Les Plesko, the Poet of Prose

Les Plesko, the poet of prose

I woke up this morning and remembered that Les is gone..gone the way he did. The sun was absent and I was still in shock and there was no word capable of consoling me and all those who adored him, loved him and depended on him to realize their own dreams.

Les Plesko was my teacher, my friend, and my mentor. I took his classes for five years at UCLA Extension and at his private workshop.  The first time I met him, his toothless smile, his sun-burst skin and his distorted gaze reminded me of a homeless man. I had no idea that soon, his very class, would turn into the place where I’d feel the most at home.

Before knowing him, I was a sad mediocre housewife, a sad successful engineer, a sad anxious mother, and a sad good wife; just an ordinary woman with a dream: the dream of being a writer.

I met Les and my whole life changed. I was born again. Writing one single perfect page became my daily mission. I was saved from a full-length empty life filled with regrets. Because of him I dared to write. He made my life worth living. In the last years, he mentored me in writing The Suicide Note, a book born by the image of someone jumping off a building…and now this! Such an irony!

 It is impossible for me to describe Les Pleasko since whatever I say is cliché. All I can do is to write about what he taught me:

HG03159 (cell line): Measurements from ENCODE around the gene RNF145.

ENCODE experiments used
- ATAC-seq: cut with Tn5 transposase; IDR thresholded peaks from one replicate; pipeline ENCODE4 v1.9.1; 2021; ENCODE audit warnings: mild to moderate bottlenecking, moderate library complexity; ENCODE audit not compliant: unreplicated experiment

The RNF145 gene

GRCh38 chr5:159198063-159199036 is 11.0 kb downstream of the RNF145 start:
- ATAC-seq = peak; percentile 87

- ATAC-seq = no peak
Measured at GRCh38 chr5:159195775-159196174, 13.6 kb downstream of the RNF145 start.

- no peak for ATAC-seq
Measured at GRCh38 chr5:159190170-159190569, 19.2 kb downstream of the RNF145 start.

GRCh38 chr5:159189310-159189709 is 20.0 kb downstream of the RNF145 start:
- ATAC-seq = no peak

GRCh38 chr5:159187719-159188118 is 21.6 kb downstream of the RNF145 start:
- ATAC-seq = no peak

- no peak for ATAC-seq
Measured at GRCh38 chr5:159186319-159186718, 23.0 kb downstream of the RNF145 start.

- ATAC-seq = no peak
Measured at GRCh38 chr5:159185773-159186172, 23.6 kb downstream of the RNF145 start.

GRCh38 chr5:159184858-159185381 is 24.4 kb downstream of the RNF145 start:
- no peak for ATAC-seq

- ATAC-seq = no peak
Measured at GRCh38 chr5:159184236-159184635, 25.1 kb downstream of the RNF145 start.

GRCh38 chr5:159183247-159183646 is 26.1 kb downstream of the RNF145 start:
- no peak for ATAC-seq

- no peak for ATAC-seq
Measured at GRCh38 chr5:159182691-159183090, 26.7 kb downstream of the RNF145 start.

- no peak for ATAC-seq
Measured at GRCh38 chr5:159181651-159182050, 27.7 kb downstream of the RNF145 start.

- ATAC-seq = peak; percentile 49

– Write every day
– Don’t over-think the plot
– Avoid exclamation points
– Be the protagonist and tell the story of his/her emotions
– Be scared of clichés! Cliché is the first thing that comes to your mind. Go the opposite way.
– Read your page out loud
– Read
– Read more
– Read good stuff
– Don’t rush! Nobody’s out there waiting for you and for your novel

He touched so many lives, like mine, and yet couldn’t save his own.

From now on, this vision – this dream– will break my heart, always.  From now on, and forever, every sentence I write will be marked by his absence.


About lifeacrossthesun

Writer/ 2011 PEN USA Emerging Voices fellow
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4 Responses to Les Plesko, the Poet of Prose

  1. Thanks for posting this. I was really saddened by the news too. Rest in peace, Les Plesko.
    Lisa Sanchez

  2. Varsha Thebo says:

    I think the problem with the world today is that we no longer show or tell our loved ones how much they are actually loved and needed… We should do it often.
    This made me so sad and I am so sorry for the loss.
    Rest in peace, Les Plasko.

  3. Wendy Meyer says:

    Azarin, the way he looked – not at you, not at anyone or anything – rather just the look, the awe and appreciation that showed on his face – after you read your pages… well, let’s just say you could see he had a deep admiration and respect for you. Even said so, “She’s just a great F-ing writer.” Sorry for f-word but in his sense it was anything but profane. I can’t believe Les is gone. Like you, like many, he changed me as a writer and person, made them one and the same. All year long I’ve been rewriting from his notes, eager to show him. “I hope Les likes this.” He’s been a driving force for me for several years. It’s just so shocking. The best thing about Les was that he could find something good, great even, in everyone’s work. “It’s cool how you did that.” That’s how I’ll remember Les. Just a cool, wonderful, generous, positive person. I imagine him sitting in a café somewhere, smoking a cig, and saying, “Pfft. What’s all the fuss?”

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